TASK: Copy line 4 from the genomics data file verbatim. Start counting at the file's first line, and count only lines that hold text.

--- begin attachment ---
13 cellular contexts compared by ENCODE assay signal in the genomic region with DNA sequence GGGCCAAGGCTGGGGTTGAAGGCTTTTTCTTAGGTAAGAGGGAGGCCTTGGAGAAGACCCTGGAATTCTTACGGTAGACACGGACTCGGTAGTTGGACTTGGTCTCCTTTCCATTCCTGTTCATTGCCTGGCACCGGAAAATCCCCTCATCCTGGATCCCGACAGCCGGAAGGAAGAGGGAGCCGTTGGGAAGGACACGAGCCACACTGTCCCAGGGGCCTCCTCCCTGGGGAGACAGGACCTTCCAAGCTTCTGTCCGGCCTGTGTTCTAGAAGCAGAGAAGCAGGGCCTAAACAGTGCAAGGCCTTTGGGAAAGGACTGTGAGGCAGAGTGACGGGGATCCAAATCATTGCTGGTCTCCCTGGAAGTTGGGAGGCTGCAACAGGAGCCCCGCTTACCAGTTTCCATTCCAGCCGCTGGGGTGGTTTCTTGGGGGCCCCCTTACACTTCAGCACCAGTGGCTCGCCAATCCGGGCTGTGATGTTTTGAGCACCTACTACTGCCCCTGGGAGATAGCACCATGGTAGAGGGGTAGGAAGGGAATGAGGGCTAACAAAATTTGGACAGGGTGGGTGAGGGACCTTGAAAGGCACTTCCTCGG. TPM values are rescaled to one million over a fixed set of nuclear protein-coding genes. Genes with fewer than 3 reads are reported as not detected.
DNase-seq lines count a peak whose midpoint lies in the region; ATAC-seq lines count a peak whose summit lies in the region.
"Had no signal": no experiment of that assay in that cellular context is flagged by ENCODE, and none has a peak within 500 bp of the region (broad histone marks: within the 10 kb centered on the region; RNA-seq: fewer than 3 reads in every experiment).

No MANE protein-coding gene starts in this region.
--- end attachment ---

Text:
No MANE protein-coding gene starts in this region.